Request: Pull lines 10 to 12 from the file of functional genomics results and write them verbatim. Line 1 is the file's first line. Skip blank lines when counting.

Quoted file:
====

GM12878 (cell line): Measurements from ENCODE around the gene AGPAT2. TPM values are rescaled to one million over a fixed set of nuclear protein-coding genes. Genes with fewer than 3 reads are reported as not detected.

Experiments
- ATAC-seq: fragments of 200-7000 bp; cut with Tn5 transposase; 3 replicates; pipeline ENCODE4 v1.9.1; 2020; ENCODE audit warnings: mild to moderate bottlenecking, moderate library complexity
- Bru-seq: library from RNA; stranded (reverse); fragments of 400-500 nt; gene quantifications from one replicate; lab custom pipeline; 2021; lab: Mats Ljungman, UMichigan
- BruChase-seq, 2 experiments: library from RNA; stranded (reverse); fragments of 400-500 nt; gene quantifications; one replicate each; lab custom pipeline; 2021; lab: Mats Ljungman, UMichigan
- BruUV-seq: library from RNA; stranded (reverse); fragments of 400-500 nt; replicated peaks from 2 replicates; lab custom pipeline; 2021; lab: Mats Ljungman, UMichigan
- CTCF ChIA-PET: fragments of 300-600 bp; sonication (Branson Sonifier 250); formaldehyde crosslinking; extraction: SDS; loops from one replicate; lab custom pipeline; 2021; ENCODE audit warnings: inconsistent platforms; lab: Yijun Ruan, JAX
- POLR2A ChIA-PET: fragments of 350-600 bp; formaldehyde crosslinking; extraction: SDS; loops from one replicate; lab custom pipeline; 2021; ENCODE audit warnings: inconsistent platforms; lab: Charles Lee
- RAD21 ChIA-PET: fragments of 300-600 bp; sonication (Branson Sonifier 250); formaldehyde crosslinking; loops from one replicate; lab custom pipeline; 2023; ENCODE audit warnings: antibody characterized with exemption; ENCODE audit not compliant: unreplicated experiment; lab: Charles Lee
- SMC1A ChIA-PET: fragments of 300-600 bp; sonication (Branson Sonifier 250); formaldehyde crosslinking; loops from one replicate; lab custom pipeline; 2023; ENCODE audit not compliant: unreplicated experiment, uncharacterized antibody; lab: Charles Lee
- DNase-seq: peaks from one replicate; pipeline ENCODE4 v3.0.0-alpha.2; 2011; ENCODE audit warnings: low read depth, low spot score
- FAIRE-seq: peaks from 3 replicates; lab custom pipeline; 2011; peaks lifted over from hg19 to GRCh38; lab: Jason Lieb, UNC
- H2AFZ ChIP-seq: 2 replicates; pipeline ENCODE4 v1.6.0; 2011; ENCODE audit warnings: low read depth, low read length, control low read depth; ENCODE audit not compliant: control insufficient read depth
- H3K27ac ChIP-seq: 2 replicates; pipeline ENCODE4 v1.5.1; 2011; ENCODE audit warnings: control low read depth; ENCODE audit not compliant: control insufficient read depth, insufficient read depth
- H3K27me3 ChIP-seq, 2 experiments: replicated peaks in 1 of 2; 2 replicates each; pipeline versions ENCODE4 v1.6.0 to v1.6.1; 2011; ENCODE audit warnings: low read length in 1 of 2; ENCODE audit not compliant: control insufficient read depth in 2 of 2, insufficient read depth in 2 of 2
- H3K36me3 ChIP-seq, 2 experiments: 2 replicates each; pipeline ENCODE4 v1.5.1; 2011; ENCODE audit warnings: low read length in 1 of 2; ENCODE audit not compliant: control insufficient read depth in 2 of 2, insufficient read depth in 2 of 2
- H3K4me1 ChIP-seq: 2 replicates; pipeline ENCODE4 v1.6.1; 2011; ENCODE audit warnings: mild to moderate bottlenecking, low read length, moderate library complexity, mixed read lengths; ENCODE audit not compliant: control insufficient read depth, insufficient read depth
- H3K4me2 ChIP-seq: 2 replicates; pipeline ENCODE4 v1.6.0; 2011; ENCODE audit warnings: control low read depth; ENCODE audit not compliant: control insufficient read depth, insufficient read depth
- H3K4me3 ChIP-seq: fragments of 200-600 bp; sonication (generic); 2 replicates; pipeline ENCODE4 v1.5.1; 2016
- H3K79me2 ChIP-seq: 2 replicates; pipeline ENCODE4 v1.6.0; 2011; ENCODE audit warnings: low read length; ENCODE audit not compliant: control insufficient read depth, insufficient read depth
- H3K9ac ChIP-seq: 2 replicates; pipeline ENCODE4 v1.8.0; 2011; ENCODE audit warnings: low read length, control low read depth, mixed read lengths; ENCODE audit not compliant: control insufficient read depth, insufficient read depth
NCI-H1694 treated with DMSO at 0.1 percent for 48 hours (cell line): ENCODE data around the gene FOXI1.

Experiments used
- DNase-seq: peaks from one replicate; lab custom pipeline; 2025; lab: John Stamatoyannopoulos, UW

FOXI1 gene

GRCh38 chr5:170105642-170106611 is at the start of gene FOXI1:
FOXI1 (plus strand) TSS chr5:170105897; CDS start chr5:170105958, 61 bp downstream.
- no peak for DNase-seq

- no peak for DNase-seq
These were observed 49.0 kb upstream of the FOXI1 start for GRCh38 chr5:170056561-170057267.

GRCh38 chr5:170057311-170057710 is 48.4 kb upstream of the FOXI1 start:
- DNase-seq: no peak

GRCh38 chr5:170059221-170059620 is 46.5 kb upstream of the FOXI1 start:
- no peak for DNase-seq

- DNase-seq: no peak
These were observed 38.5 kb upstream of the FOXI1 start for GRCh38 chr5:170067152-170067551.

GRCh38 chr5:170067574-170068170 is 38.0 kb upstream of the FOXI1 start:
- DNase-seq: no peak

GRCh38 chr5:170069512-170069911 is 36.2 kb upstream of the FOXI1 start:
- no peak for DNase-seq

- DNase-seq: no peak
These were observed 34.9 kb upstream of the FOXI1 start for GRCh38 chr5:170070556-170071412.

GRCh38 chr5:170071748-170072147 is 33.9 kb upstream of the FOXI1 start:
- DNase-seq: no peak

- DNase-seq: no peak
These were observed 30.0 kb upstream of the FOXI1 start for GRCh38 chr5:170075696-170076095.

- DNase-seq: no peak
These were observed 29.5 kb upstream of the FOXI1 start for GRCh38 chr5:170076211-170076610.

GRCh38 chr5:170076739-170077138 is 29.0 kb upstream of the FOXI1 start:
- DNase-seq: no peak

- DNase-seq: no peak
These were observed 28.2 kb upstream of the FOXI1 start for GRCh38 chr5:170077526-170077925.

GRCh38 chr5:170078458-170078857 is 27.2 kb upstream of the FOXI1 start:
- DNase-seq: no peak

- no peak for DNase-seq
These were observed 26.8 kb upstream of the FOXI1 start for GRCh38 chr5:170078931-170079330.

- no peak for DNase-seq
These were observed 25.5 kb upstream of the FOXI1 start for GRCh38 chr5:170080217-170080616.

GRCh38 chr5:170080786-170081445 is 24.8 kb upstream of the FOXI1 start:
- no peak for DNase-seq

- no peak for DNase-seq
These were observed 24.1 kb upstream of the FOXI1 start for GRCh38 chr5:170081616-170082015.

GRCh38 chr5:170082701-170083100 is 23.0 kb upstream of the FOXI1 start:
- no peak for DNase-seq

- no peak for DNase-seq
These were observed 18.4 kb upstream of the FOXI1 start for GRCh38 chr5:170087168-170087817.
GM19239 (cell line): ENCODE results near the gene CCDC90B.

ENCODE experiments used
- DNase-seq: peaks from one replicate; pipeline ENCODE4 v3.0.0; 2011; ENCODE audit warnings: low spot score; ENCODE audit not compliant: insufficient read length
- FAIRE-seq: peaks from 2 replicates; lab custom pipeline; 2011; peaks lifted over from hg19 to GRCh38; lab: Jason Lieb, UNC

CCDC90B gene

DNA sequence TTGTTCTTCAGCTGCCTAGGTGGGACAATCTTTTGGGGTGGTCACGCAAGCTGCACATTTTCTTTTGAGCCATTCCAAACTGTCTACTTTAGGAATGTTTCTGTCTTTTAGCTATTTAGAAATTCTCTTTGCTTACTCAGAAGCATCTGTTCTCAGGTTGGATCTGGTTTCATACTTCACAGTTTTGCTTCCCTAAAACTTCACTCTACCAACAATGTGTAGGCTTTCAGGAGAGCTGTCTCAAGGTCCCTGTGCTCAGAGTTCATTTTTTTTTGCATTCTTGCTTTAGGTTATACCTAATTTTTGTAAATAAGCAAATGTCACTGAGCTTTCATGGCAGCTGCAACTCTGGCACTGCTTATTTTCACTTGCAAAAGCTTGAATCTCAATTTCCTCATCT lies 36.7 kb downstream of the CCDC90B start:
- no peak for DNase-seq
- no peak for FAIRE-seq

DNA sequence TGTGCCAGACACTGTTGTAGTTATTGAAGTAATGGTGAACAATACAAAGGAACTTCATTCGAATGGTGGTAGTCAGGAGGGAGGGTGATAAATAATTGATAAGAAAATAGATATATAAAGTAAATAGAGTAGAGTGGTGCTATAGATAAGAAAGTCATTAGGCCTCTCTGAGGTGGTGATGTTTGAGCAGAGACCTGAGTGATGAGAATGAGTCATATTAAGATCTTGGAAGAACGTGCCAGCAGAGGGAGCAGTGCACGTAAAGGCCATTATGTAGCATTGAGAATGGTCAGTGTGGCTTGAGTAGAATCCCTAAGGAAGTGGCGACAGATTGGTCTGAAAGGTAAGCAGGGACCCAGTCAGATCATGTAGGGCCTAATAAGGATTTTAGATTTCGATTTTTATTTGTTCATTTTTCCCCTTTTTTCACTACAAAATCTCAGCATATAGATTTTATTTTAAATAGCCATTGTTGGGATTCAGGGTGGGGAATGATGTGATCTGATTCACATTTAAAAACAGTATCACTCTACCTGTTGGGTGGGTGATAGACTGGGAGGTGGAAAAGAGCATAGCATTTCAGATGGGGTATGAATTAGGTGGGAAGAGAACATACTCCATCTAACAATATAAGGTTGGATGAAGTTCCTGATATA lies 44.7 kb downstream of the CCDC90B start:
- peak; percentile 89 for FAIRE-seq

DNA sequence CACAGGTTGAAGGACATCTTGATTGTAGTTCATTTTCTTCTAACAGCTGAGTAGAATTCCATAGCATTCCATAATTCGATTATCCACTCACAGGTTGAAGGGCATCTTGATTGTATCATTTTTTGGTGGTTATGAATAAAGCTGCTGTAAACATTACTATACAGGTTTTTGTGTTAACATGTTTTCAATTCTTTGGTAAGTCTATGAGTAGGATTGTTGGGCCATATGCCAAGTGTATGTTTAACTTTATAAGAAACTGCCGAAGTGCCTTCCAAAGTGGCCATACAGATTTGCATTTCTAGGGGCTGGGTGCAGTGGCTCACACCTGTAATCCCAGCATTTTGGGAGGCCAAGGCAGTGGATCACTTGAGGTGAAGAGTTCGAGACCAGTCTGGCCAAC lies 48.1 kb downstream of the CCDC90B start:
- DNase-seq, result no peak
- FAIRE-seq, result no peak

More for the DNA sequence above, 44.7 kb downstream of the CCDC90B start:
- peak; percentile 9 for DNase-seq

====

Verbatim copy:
- SMC1A ChIA-PET: fragments of 300-600 bp; sonication (Branson Sonifier 250); formaldehyde crosslinking; loops from one replicate; lab custom pipeline; 2023; ENCODE audit not compliant: unreplicated experiment, uncharacterized antibody; lab: Charles Lee
- DNase-seq: peaks from one replicate; pipeline ENCODE4 v3.0.0-alpha.2; 2011; ENCODE audit warnings: low read depth, low spot score
- FAIRE-seq: peaks from 3 replicates; lab custom pipeline; 2011; peaks lifted over from hg19 to GRCh38; lab: Jason Lieb, UNC